Intracranial complications of acute mastoiditis: Surgery not always necessary

Am J Otolaryngol. 2024 Jul-Aug;45(4):104299. doi: 10.1016/j.amjoto.2024.104299. Epub 2024 Apr 19.


Introduction: Acute mastoiditis (AM) can rapidly become life-threatening with various intracranial complications. The standard care includes antibiotics, mastoidectomy, and drainage. Reports show varying preferences for conservative and surgical treatments, with a more conservative approach gaining popularity. In this study we aim to evaluate the presenting symptoms, management and outcomes of patients presenting with intracranial complications secondary to acute mastoiditis.

Methods: Retrospective review for all children admitted for acute mastoiditis for 12 years period (January 2010-December 2021). Children who had mastoiditis associated with intracranial complications were included in the study. STROBE guidelines were followed in this study.

Results: 23 patients were diagnosed with acute mastoiditis with intracranial complications. The mean age was 2.1 years. The most common presenting sign was fever, followed by otalgia. The most common pathogens were Fusobacterium necrophorum and Streptococcus pneumoniae. The most common intracranial complication was sinus vein thrombosis (SVT) affecting 13 patients. Eventually, 10 patients underwent cortical mastoidectomy during 1-6 days upon admission, with an average of 3.2 days. During the follow-up period patients were monitored for clinical progression. Patients who did not show clinical improvement such as persistent fever, worsening symptoms, or the presence of neurological symptoms were treated surgically. The length of stay was an average of 15.5 days overall, with no significantly longer hospital stay in patients who were treated surgically compared to patients who were treated conservatively (17.1 days vs. 14.2 days, P = .26).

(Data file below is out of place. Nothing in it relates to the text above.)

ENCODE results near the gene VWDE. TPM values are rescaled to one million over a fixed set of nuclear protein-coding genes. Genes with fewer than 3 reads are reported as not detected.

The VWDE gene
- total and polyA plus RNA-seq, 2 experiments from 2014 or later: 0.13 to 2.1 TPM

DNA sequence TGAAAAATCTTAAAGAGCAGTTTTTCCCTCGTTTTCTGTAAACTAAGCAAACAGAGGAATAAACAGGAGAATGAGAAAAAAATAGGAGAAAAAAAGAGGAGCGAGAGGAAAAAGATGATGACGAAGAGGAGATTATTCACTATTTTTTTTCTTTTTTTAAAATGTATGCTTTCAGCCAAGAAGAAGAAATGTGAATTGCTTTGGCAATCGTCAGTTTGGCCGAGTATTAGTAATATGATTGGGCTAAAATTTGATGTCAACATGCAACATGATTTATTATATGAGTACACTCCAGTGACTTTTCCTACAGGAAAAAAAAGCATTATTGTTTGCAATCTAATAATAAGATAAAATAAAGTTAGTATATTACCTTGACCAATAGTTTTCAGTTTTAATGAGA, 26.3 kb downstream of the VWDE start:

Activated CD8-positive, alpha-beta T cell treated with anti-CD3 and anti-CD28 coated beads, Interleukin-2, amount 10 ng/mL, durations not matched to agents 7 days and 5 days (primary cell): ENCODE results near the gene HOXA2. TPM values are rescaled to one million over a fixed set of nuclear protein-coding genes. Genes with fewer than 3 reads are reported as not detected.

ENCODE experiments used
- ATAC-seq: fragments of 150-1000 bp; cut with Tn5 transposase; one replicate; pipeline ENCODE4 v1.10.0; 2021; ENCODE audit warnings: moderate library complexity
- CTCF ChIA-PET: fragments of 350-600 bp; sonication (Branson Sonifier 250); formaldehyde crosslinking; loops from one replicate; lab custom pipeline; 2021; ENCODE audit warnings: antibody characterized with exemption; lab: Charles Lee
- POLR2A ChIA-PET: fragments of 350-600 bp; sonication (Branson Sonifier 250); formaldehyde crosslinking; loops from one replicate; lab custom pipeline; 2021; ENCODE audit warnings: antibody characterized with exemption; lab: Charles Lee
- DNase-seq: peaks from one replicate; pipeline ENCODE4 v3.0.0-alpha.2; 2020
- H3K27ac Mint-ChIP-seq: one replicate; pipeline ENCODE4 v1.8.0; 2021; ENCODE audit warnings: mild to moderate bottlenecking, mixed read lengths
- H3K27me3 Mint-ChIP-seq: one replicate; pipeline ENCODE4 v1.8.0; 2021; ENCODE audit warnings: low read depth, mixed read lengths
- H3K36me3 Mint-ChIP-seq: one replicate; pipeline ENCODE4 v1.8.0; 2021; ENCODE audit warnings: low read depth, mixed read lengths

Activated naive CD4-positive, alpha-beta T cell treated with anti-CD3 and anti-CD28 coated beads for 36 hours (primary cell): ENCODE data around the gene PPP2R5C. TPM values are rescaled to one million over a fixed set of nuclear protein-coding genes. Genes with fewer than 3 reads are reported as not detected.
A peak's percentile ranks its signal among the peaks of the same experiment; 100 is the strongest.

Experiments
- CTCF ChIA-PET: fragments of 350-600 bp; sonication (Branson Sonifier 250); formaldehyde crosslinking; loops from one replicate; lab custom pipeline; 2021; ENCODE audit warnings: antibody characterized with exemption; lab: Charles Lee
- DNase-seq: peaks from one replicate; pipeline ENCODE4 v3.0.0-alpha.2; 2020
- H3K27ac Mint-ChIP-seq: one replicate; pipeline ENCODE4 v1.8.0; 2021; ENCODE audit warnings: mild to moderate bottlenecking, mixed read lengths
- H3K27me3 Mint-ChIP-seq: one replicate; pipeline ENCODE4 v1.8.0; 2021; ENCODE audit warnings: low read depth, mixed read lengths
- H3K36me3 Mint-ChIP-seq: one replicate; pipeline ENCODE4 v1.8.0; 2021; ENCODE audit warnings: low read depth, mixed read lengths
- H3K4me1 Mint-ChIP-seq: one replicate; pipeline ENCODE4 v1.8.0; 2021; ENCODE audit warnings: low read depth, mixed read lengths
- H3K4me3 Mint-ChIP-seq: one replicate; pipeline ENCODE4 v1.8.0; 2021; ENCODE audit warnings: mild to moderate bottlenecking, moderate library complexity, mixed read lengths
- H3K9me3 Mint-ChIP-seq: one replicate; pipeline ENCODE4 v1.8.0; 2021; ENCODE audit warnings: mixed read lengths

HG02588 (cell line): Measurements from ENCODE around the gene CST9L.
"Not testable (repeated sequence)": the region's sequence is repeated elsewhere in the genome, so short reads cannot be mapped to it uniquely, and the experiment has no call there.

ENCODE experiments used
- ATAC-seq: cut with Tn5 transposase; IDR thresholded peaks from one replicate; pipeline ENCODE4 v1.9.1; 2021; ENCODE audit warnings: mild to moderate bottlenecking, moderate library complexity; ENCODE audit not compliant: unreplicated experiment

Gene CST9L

Conclusion: Intracranial complications of acute mastoiditis remain a significant challenge. Selected patients with intracranial complications can be treated conservatively with close monitoring, without increasing the risk of immediate or long-term complications. Initial antimicrobial treatment should cover anaerobic bacteria, as it correlates with severe complications.

Keywords: Acute mastoiditis; Acute otitis media; Conservative treatment; Intracranial complications; Management.

MeSH terms

  • Acute Disease
  • Anti-Bacterial Agents / therapeutic use
  • Child
  • Child, Preschool
  • Earache / etiology
  • Female
  • Fever / etiology
  • Humans
  • Infant
  • Length of Stay
  • Male
  • Mastoidectomy / methods
  • Mastoiditis* / complications
  • Mastoiditis* / etiology
  • Mastoiditis* / microbiology
  • Mastoiditis* / therapy
  • Retrospective Studies
  • Sinus Thrombosis, Intracranial / etiology
  • Sinus Thrombosis, Intracranial / therapy
  • Treatment Outcome


  • Anti-Bacterial Agents